March 29 to April 4 is Autism Awareness Week.
I woke up in the hospital in the middle of the night to the worst pain of my life. I felt my jugular vein in my neck pulsing, and I was crying uncontrollably. The doctors whisked me off for an emergency CT scan of my head and neck, and I saw my life flash before my eyes while contrast dye warmed my body and breast milk leaked onto my hospital gown.
Before I got checked in to the hospital, I’d had uncontrollable crying fits for two weeks, going in and out of the ER for stroke-like symptoms. None of the specialists could explain my visual disturbances, temporary aphasia, excruciating head and neck pain, and tingling and weakness down the entire right side of my body. Months after I left the hospital, a headache specialist told me that I had experienced a cycle of sporadic
hemiplegic migraine, a severe form of migraine with aura that can lead to a profound coma.
This hospitalization was by far the lowest point of my life. It took me by surprise because I had no idea that I was unwell. I was in my late thirties. I was happily married with three young children. I wouldn’t fully understand why I ended up in the hospital until a year later when I began to try to understand my younger daughter’s uncontrollable crying fits.
After hours upon hours of research, I began to suspect that not only was she autistic, but I was too. Like my younger daughter, I was selectively mute as a child, which means I was only comfortable talking to close family and a few friends. She and I both struggled with social interactions, changes in routines and sensory issues. A clinical psychologist finally confirmed what I suspected, and my younger daughter and I were officially diagnosed with autism spectrum disorder (ASD) on the same day.
I now had a name for the meltdowns I’d had in the hospital a year before and at other times throughout my life — autistic meltdowns. I knew then that the extreme exhaustion and stress in all areas of my life before I got diagnosed with ASD had led to autistic burnout and my hospitalization. Autistic burnout is extreme mental, physical and emotional exhaustion that sometimes results in a loss of function and skills. My body and mind simply could not handle the stress of taking care of myself and my family.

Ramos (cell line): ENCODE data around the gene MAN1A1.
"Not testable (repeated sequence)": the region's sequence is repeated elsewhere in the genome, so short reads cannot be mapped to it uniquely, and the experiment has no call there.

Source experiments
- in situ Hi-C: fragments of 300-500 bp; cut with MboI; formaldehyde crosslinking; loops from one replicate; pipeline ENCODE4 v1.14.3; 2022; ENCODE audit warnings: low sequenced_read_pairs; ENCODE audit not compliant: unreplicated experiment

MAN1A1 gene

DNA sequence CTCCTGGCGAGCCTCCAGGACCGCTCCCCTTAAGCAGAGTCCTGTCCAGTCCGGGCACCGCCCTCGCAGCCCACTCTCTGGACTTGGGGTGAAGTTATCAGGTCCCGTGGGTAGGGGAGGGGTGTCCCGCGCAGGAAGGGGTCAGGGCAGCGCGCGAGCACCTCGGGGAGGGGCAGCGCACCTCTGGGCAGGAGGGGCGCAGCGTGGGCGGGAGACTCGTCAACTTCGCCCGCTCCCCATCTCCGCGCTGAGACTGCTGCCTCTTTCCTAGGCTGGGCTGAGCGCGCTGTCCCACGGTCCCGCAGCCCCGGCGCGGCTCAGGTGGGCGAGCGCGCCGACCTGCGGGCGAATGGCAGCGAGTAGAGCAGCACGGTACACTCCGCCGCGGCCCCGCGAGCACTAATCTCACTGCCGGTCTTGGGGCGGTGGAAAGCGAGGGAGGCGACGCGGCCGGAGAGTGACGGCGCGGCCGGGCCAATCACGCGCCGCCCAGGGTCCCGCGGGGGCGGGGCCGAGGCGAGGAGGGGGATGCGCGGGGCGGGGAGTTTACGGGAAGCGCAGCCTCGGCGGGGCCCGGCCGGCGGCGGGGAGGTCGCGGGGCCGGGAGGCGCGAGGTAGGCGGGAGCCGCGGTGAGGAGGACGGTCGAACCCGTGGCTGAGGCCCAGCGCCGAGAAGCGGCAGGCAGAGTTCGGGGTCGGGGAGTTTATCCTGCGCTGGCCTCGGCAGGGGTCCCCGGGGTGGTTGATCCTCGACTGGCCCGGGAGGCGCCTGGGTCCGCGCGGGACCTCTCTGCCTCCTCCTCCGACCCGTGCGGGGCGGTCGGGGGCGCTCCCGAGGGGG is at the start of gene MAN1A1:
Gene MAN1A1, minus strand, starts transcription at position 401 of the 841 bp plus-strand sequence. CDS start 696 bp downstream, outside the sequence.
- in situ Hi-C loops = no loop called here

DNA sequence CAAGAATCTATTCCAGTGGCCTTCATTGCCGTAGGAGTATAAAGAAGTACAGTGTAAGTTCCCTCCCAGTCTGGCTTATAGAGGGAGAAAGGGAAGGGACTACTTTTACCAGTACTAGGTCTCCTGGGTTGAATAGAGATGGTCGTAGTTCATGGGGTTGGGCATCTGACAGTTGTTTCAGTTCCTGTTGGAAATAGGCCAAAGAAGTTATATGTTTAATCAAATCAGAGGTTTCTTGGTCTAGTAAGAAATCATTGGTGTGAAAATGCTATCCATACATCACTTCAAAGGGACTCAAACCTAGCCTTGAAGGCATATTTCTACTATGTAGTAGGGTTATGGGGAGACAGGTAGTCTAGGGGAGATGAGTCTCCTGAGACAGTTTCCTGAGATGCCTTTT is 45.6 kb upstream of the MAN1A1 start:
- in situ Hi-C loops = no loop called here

Learning to recognize the signs of autism in my younger daughter and then myself improved my life immeasurably. Once I was diagnosed, I was able to make the lifestyle changes I desperately needed.
I’d always known I was different, but I didn’t know why, so it was a relief to finally have an answer. As an undiagnosed autistic person, I had been trying to fit into a world that was designed for neurotypical people. But after my diagnosis, I no longer felt the pressure to mask my differences to fit in. I finally gave myself permission to just be.
I now find myself telling other people that I don’t want to do overwhelming tasks, change my routines, or navigate uncomfortable social situations. My husband does all the grocery shopping for our family of five. I find it overwhelming because of my difficulty with executive functioning — the way the brain organizes information. I also don’t like to go to gas stations, especially if it’s not the same one every time, because I don’t know what to expect. I’m uncomfortable at social events and with communication that doesn’t have a specific purpose. If I attend a social gathering, I usually escape to a quiet place to avoid sensory overload.
In spite of my desire for consistency, there have been times throughout my life that I’ve surprised myself with accepting changes to my everyday routines. Thanks to my sense of adventure, I’ve traveled to 20 countries around the world — each time, not knowing what to expect. I lived in the United Arab Emirates for four years too. Sometimes my desire to explore outweighs my fear of the unknown.
Now in my mid-40s, I’ve achieved good work-life balance and know my limits. If I get overwhelmed, I ask my husband to do more than his share of taking care of our kids to avoid the stress of not being able to do it all. But after a lifetime of unknowingly hiding my autism, I slip back into my old ways too, trying to please other people by not asking for accommodations I need or by agreeing to do something I know won’t be good for my own mental health.
With my invisible disability, I have daily struggles that many people can’t see. But I also have strengths because of my differences, not in spite of them. I consider autism to be part of my identity. I can’t separate my autism from myself. I couldn’t imagine my life any other way, and I wouldn’t change it if I could.
Having autism can have its benefits. One of the strengths of my autism is my ability to hyperfocus. I was the first in my family to attend college, and I went on to get my doctorate in English and to become a tenured English professor. I also think in pictures. The experiences of my life play like videos in my imagination, which has led to my career as an essayist and author.
As an autistic advocate for myself and my kids (my son was diagnosed a year after my daughter and I), I wrote a children’s picture book, “Too Sticky! Sensory Issues with Autism,” based on my own and my kids’ experiences living with autism and sensory issues. It’s the book I never knew I needed but that I wish I’d had growing up. I wrote it because I wanted my autistic children to be able to see themselves in a book. I also hope other kids and adults who read it will be more accepting of autism.
I’m proud of my autistic identity, and I’m raising my kids to be proud of their identities too. I want to live in a world where autism is accepted and neurodiversity is celebrated. My autism diagnosis not only changed my life — but saved it.
Jen Malia is Associate Professor of English at Norfolk State University and the author of “Too Sticky! Sensory Issues with Autism.”